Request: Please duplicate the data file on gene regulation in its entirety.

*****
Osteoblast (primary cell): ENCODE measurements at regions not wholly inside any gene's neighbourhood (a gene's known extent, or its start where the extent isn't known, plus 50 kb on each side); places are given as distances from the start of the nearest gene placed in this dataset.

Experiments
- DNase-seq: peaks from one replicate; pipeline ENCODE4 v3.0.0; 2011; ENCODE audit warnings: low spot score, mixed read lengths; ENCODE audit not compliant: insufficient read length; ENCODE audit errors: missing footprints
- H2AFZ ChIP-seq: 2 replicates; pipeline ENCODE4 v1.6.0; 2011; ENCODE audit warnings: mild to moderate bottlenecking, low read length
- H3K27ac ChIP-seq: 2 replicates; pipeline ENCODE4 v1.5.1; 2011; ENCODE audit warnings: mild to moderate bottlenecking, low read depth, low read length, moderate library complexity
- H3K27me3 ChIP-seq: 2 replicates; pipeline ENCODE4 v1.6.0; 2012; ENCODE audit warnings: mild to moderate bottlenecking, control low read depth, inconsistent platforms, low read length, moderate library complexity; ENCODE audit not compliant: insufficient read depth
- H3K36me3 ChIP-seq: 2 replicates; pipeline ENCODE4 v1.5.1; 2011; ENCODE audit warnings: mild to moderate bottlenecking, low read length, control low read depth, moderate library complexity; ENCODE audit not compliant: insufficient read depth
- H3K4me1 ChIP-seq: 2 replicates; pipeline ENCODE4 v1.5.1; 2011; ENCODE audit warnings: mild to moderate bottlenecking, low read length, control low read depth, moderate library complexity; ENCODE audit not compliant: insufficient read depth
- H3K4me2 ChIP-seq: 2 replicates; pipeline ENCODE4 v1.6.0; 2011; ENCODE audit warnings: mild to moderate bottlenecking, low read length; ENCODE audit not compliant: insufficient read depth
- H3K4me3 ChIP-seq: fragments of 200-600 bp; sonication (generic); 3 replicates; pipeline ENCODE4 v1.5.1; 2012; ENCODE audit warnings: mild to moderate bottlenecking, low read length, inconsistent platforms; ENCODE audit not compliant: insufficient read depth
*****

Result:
Osteoblast (primary cell): ENCODE measurements at regions not wholly inside any gene's neighbourhood (a gene's known extent, or its start where the extent isn't known, plus 50 kb on each side); places are given as distances from the start of the nearest gene placed in this dataset.

Experiments
- DNase-seq: peaks from one replicate; pipeline ENCODE4 v3.0.0; 2011; ENCODE audit warnings: low spot score, mixed read lengths; ENCODE audit not compliant: insufficient read length; ENCODE audit errors: missing footprints
- H2AFZ ChIP-seq: 2 replicates; pipeline ENCODE4 v1.6.0; 2011; ENCODE audit warnings: mild to moderate bottlenecking, low read length
- H3K27ac ChIP-seq: 2 replicates; pipeline ENCODE4 v1.5.1; 2011; ENCODE audit warnings: mild to moderate bottlenecking, low read depth, low read length, moderate library complexity
- H3K27me3 ChIP-seq: 2 replicates; pipeline ENCODE4 v1.6.0; 2012; ENCODE audit warnings: mild to moderate bottlenecking, control low read depth, inconsistent platforms, low read length, moderate library complexity; ENCODE audit not compliant: insufficient read depth
- H3K36me3 ChIP-seq: 2 replicates; pipeline ENCODE4 v1.5.1; 2011; ENCODE audit warnings: mild to moderate bottlenecking, low read length, control low read depth, moderate library complexity; ENCODE audit not compliant: insufficient read depth
- H3K4me1 ChIP-seq: 2 replicates; pipeline ENCODE4 v1.5.1; 2011; ENCODE audit warnings: mild to moderate bottlenecking, low read length, control low read depth, moderate library complexity; ENCODE audit not compliant: insufficient read depth
- H3K4me2 ChIP-seq: 2 replicates; pipeline ENCODE4 v1.6.0; 2011; ENCODE audit warnings: mild to moderate bottlenecking, low read length; ENCODE audit not compliant: insufficient read depth
- H3K4me3 ChIP-seq: fragments of 200-600 bp; sonication (generic); 3 replicates; pipeline ENCODE4 v1.5.1; 2012; ENCODE audit warnings: mild to moderate bottlenecking, low read length, inconsistent platforms; ENCODE audit not compliant: insufficient read depth